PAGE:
I soon realized that a number of other cartridges had characteristics similar to the .410 slug's muzzle energy, 640 ft. lbs. And its diameter. For example, top loads from a 10mm auto pistol, a .357 magnum revolver, and the standard velocity ballistics of the .44-40 and .38-40 rifles all are in the same class.

All of these other guns, the .40 muzzle-loader, the 10mm auto, the .357 magnum revolver, the .44-40 rifle, and the .38-40 rifle, are considered suitable for deer, at least under some circumstances. Within ranges assuring adequate bullet placement, I could think of no reason why the .410 slug should be less effective.

Better comparisons notwithstanding, I still had never shot any flesh-and-blood thing with a .410 slug, nor did I know anyone who had. Standing alone, my "better" favorable comparisons were no better than anyone else's unfavorable comparison's. Then, by happy coincidence, an article appeared in a national magazine recounting a beginner's deer hunt which had just taken place. And the best deer, which field dressed at over 250 pounds and was thought to be the biggest white tail deer taken in the US during that year, had been a one-shot kill with a .410 slug. Shot in the heart, the deer had run fifty yards and collapsed.

Perfect story, perfect timing. But one shower does not an April make, and maybe it was just beginner's luck. Then, I met a real deer hunter who uses a .410 and slugs.

Ed Hines, now in his early 70s, is a West Virginian who has hunted deer all his life and is an experienced deer hunter by anybody's standards. Throughout most of his life, Ed used high powered rifles including a .243 and a .30-06. Ed had always been a vigorous man who made his living doing concrete and cinder block contracting. However, in 1993, a stroke affected Ed's right side and left him unable to drive a car or handle the weight and recoil of his rifle. But rather than give up deer hunting, Ed got a special hunting license that allows disabled hunters to shoot from a vehicle, and then he looked for a gun he could handle, one with minimal recoil and light enough to be used with just one arm. While other folks might make other choices, Ed obtained a little single barrel .410, one imported from Korea by Kassnar, sighted it in for his usual deer shooting distances, and continued hunting deer.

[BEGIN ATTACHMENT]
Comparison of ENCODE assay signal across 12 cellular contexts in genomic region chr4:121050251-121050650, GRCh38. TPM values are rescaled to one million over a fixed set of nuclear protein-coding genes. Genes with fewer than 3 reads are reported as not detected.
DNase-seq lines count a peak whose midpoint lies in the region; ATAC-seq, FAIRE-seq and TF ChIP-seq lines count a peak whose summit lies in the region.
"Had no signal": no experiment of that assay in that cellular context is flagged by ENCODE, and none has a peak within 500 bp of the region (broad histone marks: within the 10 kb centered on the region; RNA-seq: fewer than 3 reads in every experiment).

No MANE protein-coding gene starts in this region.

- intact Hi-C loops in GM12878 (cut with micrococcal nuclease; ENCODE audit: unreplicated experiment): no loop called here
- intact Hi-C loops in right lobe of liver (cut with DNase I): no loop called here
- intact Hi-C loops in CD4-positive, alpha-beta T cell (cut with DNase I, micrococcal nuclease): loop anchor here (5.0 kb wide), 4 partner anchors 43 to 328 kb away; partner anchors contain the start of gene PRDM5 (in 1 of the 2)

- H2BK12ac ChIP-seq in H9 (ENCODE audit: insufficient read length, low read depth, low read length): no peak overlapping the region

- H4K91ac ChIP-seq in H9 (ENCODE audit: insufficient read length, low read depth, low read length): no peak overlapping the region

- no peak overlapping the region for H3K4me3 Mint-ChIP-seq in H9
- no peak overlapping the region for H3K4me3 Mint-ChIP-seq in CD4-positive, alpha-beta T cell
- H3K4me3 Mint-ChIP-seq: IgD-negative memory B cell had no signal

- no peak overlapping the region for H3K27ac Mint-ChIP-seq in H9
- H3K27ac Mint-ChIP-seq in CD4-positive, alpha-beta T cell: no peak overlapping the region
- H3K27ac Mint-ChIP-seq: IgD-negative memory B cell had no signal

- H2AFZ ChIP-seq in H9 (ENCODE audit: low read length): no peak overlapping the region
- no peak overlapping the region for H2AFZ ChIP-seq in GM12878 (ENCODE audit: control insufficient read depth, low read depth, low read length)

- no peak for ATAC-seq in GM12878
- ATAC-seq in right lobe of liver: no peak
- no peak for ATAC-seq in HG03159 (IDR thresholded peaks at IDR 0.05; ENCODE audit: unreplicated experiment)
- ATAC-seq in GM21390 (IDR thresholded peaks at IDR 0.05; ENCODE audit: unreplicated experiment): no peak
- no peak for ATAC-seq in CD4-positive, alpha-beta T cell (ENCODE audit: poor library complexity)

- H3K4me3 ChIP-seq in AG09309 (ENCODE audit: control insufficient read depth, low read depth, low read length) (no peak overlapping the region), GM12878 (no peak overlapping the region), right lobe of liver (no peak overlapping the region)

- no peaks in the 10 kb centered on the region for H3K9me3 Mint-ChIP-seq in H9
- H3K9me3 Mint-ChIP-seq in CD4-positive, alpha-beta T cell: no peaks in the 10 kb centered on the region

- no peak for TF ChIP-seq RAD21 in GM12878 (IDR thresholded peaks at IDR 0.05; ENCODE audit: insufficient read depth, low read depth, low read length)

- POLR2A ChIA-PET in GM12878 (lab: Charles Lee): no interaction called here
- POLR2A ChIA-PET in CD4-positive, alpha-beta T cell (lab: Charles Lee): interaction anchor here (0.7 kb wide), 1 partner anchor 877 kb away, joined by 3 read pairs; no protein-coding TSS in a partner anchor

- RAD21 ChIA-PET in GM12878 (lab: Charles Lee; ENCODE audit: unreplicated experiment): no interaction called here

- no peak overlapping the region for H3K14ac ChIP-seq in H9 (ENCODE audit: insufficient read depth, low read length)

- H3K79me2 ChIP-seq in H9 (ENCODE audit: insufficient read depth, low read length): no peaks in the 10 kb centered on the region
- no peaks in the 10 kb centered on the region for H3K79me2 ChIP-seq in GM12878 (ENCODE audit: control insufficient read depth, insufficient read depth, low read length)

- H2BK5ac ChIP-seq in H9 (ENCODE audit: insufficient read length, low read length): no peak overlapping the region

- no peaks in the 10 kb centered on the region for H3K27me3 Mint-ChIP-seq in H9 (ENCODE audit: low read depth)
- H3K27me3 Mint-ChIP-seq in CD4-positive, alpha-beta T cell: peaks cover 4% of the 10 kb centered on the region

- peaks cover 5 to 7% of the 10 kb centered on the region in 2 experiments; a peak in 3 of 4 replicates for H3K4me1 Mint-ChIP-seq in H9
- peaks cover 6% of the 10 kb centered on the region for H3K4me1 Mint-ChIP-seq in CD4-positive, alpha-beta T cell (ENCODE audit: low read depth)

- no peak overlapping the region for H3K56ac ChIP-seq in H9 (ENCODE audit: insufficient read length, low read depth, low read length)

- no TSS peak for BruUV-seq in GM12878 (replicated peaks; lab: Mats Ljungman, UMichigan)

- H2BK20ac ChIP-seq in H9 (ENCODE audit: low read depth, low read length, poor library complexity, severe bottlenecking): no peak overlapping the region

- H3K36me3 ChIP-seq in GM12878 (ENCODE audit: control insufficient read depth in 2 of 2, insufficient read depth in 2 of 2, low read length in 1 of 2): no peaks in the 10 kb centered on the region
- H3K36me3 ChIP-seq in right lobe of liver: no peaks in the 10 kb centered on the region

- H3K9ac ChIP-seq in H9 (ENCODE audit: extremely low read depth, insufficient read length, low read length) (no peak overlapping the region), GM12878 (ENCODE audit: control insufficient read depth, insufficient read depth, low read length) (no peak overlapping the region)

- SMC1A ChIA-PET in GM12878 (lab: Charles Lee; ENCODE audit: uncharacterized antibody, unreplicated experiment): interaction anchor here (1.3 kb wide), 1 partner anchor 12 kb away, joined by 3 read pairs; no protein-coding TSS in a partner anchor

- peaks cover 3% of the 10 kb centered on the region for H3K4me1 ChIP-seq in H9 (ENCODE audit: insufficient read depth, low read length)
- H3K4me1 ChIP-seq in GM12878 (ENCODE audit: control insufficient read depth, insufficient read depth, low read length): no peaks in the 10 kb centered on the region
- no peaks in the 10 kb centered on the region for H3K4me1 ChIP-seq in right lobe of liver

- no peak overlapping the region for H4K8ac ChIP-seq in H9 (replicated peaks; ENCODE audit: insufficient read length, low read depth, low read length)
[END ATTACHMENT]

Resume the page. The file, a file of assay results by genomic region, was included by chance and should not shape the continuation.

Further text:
Ed's hunting technique changed slightly as well. He uses a walker to get around, and, although no longer able to drive a car on the highways, he has a riding lawn mower which he operates very well with one hand. A neighbor takes him to familiar hunting grounds near an apple orchard and Ed often uses a lawn mower to position himself.